Web Date: January 5, 2012
More Combustible Dust Deaths
Three industrial combustible dust accidents that killed five workers and seriously injured three over five months last year at a Tennessee manufacturer were entirely preventable and underscore the need for national dust regulations, concludes an investigative report by the Chemical Safety & Hazard Investigation Board (CSB). The report, along with a video, was released on Jan. 5 at a press conference in Gallatin, Tenn., near the Hoeganaes facility where the accidents occurred. The facility manufactures a fine (45–150 µm) iron powder used to make parts for the auto industry. It employs 180 workers and is owned by GKN, a U.K. engineering firm. The facility has a history of combustible dust problems, CSB notes. It apparently continued operating with no improvement in safety after a Jan. 31, 2011, dust explosion killed two maintenance workers, a dust-related accident injured two other workers in March 2011, and a May 27, 2011, dust explosion killed three more workers. The board found combustible dust piled up to four inches deep at the factory in an environment that used hydrogen and found that the facility even flared the explosive gas inside the plant. Among its recommendations, CSB urges OSHA to propose a national combustible dust standard for U.S. industries within one year.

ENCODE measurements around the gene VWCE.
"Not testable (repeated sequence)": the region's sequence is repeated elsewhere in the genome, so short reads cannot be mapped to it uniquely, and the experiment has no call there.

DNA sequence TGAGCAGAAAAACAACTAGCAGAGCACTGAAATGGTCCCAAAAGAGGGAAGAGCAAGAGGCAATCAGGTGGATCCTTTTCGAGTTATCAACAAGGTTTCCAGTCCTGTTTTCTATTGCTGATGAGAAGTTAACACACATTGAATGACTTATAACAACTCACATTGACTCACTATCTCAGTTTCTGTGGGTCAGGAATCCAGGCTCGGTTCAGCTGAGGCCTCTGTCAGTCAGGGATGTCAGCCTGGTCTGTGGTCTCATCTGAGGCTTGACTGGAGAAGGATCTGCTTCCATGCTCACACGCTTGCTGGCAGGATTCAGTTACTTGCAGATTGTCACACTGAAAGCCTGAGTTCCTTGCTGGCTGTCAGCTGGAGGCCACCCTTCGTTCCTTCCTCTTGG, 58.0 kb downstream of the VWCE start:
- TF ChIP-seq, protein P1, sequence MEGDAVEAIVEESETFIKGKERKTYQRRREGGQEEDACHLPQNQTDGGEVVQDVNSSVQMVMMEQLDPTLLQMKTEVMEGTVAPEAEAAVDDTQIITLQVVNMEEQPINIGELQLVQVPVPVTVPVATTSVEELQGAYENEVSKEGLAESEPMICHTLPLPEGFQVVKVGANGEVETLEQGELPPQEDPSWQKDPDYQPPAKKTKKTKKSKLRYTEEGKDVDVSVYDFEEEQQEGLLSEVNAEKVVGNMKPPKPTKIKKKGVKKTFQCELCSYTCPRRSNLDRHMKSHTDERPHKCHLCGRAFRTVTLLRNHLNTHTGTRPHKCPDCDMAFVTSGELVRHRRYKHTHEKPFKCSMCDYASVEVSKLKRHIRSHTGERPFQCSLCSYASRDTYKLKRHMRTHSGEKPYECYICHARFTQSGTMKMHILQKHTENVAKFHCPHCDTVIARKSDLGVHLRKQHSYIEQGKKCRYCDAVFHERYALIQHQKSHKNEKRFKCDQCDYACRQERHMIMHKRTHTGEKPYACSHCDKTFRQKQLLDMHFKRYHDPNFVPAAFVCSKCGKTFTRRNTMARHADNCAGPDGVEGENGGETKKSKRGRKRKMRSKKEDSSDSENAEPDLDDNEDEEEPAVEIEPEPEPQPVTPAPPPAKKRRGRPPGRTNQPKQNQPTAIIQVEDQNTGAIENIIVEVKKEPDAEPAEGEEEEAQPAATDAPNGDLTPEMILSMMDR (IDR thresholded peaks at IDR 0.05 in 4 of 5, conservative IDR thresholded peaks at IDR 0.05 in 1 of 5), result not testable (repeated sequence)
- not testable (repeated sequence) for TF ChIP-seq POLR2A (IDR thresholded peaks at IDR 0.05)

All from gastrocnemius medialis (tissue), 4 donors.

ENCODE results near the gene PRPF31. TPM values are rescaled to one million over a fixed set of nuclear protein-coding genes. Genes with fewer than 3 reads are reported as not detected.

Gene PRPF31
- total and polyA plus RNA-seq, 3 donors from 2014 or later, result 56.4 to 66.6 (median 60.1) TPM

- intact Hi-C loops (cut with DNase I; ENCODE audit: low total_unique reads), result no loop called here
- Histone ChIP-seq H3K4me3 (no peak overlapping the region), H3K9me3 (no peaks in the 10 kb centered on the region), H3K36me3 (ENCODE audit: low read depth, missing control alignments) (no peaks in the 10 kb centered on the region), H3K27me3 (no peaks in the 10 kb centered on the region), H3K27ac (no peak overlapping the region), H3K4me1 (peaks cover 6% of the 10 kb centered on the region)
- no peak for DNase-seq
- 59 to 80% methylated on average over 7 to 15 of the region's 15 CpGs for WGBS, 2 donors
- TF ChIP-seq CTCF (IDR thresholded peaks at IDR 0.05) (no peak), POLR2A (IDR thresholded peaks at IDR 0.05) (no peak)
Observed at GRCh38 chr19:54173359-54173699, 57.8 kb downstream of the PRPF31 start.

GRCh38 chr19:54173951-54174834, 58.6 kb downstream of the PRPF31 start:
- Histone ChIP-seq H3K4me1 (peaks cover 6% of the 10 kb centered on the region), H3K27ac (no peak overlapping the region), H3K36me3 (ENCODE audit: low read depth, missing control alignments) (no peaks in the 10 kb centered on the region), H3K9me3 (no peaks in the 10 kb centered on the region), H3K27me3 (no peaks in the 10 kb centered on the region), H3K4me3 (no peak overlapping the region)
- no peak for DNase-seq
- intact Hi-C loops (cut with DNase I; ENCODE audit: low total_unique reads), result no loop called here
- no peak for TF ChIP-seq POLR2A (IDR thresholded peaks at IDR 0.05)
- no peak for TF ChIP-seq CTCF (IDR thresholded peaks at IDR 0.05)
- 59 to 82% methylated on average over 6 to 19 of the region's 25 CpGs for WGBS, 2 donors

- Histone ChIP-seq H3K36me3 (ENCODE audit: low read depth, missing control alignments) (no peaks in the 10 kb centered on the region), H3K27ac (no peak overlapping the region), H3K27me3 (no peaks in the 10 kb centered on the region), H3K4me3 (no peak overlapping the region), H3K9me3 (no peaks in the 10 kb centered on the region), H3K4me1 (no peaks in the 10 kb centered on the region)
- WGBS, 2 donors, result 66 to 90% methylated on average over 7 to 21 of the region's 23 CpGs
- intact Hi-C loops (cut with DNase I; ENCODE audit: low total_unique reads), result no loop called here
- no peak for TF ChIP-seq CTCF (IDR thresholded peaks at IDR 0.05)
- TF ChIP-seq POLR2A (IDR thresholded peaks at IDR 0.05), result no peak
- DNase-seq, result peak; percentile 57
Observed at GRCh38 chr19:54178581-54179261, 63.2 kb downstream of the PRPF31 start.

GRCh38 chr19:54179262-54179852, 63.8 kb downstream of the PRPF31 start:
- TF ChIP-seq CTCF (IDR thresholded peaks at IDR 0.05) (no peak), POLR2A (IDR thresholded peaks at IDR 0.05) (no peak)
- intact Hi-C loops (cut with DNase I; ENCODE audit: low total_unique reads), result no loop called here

- Chemical & Engineering News
- ISSN 0009-2347
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